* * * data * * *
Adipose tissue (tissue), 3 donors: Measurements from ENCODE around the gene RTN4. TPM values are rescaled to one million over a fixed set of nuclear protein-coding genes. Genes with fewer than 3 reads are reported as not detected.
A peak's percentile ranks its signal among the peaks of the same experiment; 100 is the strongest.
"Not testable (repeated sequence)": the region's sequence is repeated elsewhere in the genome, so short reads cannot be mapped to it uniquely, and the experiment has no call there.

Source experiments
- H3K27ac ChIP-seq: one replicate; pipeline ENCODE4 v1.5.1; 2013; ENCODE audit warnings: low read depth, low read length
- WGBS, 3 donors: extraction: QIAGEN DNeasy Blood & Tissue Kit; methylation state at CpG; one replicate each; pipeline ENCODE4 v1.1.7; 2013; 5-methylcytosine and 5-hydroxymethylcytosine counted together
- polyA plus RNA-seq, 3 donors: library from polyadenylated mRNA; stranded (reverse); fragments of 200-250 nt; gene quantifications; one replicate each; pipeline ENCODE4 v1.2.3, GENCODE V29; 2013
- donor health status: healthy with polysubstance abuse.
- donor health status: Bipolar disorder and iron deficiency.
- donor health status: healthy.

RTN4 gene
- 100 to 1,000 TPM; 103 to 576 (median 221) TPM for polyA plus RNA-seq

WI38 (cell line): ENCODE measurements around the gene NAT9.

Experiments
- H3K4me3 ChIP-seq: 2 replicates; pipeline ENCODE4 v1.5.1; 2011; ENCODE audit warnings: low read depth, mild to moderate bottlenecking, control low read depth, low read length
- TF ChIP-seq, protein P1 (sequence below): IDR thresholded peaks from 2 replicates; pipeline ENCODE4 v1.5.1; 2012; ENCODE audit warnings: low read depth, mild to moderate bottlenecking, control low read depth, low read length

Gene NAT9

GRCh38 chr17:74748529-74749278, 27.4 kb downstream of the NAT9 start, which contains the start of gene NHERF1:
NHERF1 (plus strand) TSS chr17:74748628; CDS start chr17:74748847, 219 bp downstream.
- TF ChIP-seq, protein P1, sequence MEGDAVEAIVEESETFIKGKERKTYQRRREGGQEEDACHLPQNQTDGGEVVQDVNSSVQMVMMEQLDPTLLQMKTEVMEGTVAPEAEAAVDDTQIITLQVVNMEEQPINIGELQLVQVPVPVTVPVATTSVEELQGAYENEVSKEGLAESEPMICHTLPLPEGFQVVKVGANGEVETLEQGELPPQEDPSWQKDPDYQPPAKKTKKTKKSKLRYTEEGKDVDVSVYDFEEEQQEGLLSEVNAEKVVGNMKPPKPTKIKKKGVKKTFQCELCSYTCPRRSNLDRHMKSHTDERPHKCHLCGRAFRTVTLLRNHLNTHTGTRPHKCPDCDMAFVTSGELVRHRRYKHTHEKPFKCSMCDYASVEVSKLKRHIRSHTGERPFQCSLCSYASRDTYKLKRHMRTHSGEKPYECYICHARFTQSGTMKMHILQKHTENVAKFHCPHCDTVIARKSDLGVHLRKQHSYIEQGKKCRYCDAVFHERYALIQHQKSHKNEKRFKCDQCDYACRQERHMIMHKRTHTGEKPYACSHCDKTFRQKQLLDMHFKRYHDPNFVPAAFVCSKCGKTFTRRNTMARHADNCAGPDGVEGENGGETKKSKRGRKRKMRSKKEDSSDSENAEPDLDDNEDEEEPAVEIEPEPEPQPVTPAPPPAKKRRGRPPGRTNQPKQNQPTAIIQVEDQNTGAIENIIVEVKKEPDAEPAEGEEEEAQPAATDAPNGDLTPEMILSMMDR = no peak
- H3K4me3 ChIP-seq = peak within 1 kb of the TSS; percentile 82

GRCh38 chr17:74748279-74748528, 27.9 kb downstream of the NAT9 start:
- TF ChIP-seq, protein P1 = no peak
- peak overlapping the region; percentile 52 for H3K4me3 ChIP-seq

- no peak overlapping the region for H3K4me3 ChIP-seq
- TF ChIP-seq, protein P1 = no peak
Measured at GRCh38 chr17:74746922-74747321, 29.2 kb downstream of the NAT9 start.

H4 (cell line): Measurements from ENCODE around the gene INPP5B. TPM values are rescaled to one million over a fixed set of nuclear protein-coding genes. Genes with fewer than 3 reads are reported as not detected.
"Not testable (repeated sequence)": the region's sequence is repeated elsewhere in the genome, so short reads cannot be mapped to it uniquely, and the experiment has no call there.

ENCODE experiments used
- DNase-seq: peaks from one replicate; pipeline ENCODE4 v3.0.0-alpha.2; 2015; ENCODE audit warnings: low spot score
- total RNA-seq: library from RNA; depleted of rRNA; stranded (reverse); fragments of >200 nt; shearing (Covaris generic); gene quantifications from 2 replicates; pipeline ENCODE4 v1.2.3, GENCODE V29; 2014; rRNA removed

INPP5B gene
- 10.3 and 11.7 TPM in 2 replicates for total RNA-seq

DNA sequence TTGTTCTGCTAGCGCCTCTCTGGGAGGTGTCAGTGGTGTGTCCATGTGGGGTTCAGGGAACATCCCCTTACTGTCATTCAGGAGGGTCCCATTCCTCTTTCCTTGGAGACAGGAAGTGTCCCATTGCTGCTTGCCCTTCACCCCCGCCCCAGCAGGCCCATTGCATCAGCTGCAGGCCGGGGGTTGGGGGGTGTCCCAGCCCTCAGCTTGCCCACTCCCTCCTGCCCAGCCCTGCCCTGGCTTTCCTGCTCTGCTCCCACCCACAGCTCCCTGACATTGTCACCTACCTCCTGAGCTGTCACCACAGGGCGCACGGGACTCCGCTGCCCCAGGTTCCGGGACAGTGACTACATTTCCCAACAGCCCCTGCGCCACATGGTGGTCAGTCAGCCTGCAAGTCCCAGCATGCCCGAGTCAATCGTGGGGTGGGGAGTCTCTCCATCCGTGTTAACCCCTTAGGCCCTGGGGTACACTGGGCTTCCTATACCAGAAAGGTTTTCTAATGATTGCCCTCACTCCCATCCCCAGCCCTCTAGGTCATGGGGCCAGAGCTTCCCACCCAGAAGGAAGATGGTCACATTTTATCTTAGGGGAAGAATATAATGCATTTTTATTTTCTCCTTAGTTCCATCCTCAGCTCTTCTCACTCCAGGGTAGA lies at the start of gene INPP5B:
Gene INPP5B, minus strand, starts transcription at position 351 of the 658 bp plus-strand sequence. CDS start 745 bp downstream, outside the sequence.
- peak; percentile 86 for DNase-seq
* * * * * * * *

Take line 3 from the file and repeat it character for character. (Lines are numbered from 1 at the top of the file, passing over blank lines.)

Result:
"Not testable (repeated sequence)": the region's sequence is repeated elsewhere in the genome, so short reads cannot be mapped to it uniquely, and the experiment has no call there.